BILL ISSUES THE CHALLENGE
We suspect these bankers will need to feel some pressure on to take Bill up on his offer. If you think the CEOs of Goldman Sachs, Barclays, RBS and HSBC could do with a reality check we’ve set up a nice little system that allows you to ask them. We will be updating the CEOs to let them know how many people want them to go. We have a month - lets make it count. The big question is, though, who would you most like to see riding round the globe with Bill?
24th February 2011
For the kind attention of:
Dear Bob Diamon (Barclays) | Stephen Hester (HSBC) | Stuart Gulliver (RBS) | Michael Sherwood and Richard Gnodd (Goldman Sachs)
It doesn’t have to be this way. A Robin Hood Tax of just 0.05% on every financial transaction, or 50p in every 1000 pounds traded, could raise 250 billion pounds globally and 20 billion pounds here in the UK.
According to the Bank of England, the banks benefit from our taxes and the subsidy afforded them by the UK government, to the tune of 100 billion pounds every year. The IMF is clear that a Robin Hood Tax will not fall on any ordinary people, but only on the successful gamblers who take their risks in the most rarefied of financial atmospheres, who deal in such huge amounts of money that they can effortlessly afford such a tax. This is a tax on the crazy casino that sees billions traded each day. The crazy casino that led us to the edge of chaos just two years ago, and has left our economy on its knees.
The British have a sense of fairness that is legendary, and has been stretched to the limits by the continued spectacle of huge pay increases and bonuses while ordinary people suffer. If there has been any atonement it has escaped my notice.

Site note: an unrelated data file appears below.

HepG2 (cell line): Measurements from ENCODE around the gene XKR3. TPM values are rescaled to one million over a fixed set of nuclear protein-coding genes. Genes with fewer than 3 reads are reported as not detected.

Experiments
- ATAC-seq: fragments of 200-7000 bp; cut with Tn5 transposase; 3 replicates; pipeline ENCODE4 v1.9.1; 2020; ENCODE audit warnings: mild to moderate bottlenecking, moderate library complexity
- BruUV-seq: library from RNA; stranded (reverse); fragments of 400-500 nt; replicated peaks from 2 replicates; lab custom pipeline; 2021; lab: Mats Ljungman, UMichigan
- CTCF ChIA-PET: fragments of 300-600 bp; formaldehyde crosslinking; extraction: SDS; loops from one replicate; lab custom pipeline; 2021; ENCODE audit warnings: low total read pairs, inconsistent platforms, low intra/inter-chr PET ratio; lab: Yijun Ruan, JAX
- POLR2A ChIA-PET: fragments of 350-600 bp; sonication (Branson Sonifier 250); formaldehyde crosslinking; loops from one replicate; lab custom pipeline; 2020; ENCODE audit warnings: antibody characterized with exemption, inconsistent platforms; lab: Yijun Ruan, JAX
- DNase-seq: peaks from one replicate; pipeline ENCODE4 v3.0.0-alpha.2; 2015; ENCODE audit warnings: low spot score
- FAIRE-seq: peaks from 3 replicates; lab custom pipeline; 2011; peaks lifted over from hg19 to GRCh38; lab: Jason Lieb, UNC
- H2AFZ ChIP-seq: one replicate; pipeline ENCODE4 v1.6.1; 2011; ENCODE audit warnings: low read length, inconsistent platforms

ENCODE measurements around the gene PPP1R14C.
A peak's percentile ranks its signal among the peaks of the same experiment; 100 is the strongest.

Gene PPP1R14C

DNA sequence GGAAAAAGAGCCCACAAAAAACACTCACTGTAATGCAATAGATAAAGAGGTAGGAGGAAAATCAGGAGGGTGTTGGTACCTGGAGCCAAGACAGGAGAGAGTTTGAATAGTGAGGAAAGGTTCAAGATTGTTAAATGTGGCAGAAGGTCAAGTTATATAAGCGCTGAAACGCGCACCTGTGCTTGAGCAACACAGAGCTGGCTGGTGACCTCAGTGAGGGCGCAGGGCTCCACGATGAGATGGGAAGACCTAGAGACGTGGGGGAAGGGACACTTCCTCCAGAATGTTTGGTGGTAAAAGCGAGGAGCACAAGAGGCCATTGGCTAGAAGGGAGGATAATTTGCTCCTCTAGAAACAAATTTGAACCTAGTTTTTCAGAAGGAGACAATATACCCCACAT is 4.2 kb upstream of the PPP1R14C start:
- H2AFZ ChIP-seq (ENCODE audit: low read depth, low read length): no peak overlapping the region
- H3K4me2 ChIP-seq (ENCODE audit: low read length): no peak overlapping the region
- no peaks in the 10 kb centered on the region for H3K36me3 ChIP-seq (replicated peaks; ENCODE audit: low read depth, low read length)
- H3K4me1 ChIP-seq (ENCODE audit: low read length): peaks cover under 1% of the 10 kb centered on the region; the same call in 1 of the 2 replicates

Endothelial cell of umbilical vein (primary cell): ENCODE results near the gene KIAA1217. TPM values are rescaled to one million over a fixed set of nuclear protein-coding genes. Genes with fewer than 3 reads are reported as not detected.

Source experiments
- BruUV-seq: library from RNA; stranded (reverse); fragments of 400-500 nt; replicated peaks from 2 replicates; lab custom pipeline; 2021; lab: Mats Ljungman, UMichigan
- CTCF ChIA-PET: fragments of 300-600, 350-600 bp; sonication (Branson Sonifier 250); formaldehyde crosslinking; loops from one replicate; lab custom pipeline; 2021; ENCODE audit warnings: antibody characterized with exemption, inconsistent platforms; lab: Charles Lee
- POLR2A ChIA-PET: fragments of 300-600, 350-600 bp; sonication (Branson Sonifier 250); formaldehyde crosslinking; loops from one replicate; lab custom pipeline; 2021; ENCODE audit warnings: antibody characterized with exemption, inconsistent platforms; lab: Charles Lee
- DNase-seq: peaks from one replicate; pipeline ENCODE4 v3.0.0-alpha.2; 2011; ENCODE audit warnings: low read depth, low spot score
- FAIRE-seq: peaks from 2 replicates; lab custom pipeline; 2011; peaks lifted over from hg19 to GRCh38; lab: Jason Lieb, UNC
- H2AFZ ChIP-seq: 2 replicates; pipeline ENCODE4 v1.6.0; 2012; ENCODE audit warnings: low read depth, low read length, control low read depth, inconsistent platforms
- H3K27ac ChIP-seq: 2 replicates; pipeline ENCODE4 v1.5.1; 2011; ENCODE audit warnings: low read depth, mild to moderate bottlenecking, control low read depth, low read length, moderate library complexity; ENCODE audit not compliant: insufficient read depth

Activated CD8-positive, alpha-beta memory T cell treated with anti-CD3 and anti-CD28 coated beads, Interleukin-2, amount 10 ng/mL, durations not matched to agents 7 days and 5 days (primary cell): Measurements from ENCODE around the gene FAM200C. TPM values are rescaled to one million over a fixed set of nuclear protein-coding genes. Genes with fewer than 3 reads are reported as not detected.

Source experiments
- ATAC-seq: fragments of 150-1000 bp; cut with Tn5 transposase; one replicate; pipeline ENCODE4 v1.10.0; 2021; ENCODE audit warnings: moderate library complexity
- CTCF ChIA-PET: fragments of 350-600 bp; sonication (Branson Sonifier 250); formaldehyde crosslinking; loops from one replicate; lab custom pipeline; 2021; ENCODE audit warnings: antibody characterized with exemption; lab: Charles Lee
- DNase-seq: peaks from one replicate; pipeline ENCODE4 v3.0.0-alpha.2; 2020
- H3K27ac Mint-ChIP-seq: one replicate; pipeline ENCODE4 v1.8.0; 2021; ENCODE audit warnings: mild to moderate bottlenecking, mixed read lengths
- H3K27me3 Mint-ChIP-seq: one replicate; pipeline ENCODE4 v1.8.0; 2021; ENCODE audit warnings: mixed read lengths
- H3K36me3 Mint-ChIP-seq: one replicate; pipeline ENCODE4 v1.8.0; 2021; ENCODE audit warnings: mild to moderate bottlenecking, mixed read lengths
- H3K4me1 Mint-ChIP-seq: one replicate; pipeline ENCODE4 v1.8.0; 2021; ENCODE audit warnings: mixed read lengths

The Robin Hood Tax is not simply a good idea because it allows the banks an opportunity to atone for their recklessness. It was always a brilliant idea. But it is true it offers an alternative to making the British public pay, whether through VAT increases, cuts in health services and schools, libraries closing or severe cuts in the World Service, one of the great ways the British nation has communicated with the world for decades. All these would be rendered immediately unnecessary if the speculative gambling that takes place in cyberspace were minimally taxed. Charity would effectively be institutionalised. Domestic issues such as child poverty in the UK, benefit traps, looking after disabled children would be taken care of and we would be able to continue our exemplary record in fulfilling our promises to the poorest in the world, like our commitment to stopping 500,000 women dying each year trying to have a baby.
I want to use this letter to issue a challenge to the heads of the major banks. Come with me to see the impact of crushing poverty on poor people in the UK, on those who will lose the Disability Living Allowance, on those made homeless and jobless or those struggling to pay their heating bills.
Come with me to see the impacts on the poorest people in the world. To see the slum of Dandora, outside Nairobi where little girls live brutalised lives in a perfect hell, competing with rats for scraps of rancid food. Where just 150 pounds could save them and bring them to a place of safety. Come and see this and explain to me why you don’t support a Robin Hood Tax.
I want to challenge the government too. It doesn’t have to be this way. Polls show that more than three quarters of those who voted for the coalition government also support more taxation on the banks (75% conservatives, 87% Lib Dems). This would be the most popular tax in history.
I personally invite the heads of all the major banks to come with me, first to see examples of where the cuts have most hit people in Britain, and second to come with me to Dandora, to see the children and see how they live. Let’s take a trip, you and I and get things in proportion. Will you come?
Ambassador for the Robin Hood Tax Campaign
Please rsvp to Bill Nighy by email: [email protected]
The deadline to respond is Friday 25thMarch.
Trips will take place during Summer 2011 on a mutually convenient date.